Yesterday, Cody and I made a special trip to buy some. Last night, I had my first bowl of ice cream in 17 months. The first bite of LaLoo's Deep Chocolate was bliss. So was the next, and the next. It's a wonder I didn't eat the whole mini carton in one sitting. It was so delicious! Thank the universe for happy goats!

Wednesday, February 10, 2010

Logic vs. Creativity

I've been out of my writing groove. I took the weekend off, as has become a trend now that NaNo is done. Then Monday I didn't have much time, so I only worked for 15 minutes on Madison. Yesterday, I did nothing.

Last night, not terribly coincidentally, I had a hard time falling to sleep. All the story and creativity that I hadn't given myself time to express yesterday balled up and wanted to be worked on at bedtime. I wanted sleep. Neither of us truly won. I refused to get out of bed to work on a project, but I also didn't fall asleep until sometime around 2 am.

Today, I didn't write again. I didn't make the connection between loss of sleep and not writing until midafternoon. I'm not going to have time tonight to write, either, and I can feel all the creativity building again. The only problem is that it doesn't want to finish the latest batch of Madison rewrites that I'm over half done with. It wants to go back to Aria. And I don't know if I should indulge myself or not. I'm afraid if I leave off with the Madison edits, I'll lose my place and the pacing. But I want to use this Aria energy while I have it, too.

Creativity doesn't like to listen to logic. It can be forced. Sometimes forcing is the best thing I can do and sometime that's just an energy drain. If only I could tell in advance.

Tuesday, February 9, 2010

First Lady Inspiration

I have been reading The Secret Lives of the First Ladies on and off for the last year and a half, and it only just yesterday occurred to me to put it on my Shelfari bookcase. It's been my standard go-to book when I'm between novels or nothing else sounds good. And it's been fascinating.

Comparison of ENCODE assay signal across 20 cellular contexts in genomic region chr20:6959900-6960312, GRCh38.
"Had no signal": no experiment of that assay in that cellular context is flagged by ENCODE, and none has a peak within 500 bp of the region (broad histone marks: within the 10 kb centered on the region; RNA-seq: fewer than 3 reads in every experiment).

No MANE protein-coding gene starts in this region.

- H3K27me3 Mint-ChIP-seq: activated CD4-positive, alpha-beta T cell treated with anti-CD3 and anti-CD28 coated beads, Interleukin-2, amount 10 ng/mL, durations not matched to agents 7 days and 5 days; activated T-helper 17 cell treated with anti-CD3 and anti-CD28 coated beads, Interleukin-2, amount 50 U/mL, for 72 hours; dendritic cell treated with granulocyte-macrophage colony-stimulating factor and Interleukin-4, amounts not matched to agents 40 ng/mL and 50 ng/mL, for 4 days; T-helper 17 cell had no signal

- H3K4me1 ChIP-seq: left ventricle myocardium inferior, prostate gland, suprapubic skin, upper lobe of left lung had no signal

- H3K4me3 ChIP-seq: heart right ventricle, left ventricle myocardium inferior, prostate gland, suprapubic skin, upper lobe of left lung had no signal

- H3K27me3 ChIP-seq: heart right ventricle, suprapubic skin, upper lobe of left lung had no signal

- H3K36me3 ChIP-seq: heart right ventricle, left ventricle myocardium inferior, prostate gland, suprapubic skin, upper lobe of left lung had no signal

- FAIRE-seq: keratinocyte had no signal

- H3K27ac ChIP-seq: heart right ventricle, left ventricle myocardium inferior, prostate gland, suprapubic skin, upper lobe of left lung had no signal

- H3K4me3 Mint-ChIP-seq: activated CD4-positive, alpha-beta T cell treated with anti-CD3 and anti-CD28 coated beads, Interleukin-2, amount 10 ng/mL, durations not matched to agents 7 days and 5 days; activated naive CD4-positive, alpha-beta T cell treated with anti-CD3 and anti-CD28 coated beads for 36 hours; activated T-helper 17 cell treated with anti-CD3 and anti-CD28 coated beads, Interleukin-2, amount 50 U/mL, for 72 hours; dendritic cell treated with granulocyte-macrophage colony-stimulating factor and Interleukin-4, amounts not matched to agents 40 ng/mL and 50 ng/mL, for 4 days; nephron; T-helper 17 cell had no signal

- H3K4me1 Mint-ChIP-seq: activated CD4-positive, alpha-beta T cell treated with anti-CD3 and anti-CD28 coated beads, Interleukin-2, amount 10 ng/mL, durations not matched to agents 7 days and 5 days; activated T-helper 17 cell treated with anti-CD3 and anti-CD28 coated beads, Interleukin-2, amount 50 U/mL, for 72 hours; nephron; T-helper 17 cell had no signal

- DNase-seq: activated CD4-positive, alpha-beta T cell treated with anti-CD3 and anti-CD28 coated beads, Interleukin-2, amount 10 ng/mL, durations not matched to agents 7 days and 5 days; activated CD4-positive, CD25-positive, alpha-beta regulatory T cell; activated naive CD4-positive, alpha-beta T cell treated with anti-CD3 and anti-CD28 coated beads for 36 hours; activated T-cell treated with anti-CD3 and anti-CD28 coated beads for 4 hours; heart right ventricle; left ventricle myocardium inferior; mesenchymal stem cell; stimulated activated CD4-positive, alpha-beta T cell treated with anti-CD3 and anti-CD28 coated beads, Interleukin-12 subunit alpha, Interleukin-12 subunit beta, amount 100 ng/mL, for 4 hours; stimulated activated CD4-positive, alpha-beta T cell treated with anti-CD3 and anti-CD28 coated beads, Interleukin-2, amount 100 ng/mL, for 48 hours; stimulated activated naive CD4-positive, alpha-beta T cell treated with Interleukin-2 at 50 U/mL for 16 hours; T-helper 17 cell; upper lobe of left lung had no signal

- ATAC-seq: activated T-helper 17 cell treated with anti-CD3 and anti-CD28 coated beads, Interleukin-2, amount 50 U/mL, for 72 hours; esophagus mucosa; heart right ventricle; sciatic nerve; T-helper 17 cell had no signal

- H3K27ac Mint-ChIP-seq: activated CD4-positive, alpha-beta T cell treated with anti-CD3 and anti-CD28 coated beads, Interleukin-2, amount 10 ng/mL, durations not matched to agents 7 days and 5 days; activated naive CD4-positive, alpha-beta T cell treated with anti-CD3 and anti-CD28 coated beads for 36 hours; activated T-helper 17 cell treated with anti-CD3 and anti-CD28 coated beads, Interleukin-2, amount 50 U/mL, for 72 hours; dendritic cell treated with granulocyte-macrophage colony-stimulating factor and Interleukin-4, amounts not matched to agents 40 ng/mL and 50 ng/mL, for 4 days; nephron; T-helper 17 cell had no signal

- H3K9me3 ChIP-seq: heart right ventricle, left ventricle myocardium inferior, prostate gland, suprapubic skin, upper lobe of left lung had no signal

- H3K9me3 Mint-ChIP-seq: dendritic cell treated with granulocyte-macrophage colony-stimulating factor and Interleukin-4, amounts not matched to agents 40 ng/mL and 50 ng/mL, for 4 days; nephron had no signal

In six to eight pages per lady, Cormac O'Brien gives a glimpse into the key events of the 43 first ladies (Michelle Obama is not in my older edition). I found each woman's tale captivating. All these women have gone through the same general experience—been a wife to a president—and not a single one was alike.

I think part of the appeal is seeing how each woman dealt with her position. Not counting Hilary Clinton, not a single woman had designs on politics. Each fell in love with a man who was driven (or compelled or in the right place at the right time) to become president. None set out with the ambition of becoming America's first lady.

What's even more remarkable is the influence these women had on a nation—an influence that, much as the subtitle claims (What Your Teachers Never Told You About the Women of the White House), I never learned in school. The agendas they pushed through congress, the organizations they backed, the lifestyle choices they made that influenced a nation are remarkable. The sacrifices they made are just as astounding.

Over and over again, I find myself impressed and inspired by all these women were able to accomplish. It's been a good reminder for me in my daily life: When things become overwhelming, I remind myself of these women who were able to juggle children, political events, press, their personal organizations, nearly constant White House remodeling, campaigning, and their personal lives with aplomb. It makes my troubles balancing work and writing and blogging and life seem quite manageable.

Monday, February 8, 2010

Reality-based Romance

This morning's Publisher's Lunch email featured a blurb on HCI's newest imprint, Vows, in which romance authors like Judith Arnold and Julie Leto will write "reality-based romance," producing novels "based on personal interviews with real couples whose love stories read like the best in romantic fiction."

My first thought was a brilliant, Huh? I haven't gotten a lot further than that with it. I can't decide if this imprint is a good thing or not. Do I want to read about real-life romances? How much is going to be fictionalized to make the story fit an appealing arc for the reader? Does it make it better if I know that the story I'm reading is in some way real? Does it make it worse? Does this open the door to all those people who have a "really great idea for a story" but just need someone else to write it? How is HCI verifying the truth of people's stories?

But the basic question is this: Would I read a Vows novel?

Possibly no: This imprint is touted as the novel version of reality TV. I don't watch a lot of reality TV, which makes me think I wouldn't like to read reality TV. The reality TV I watch is limited to Wipeout and the occasional American Idol, neither of which would translate well to print.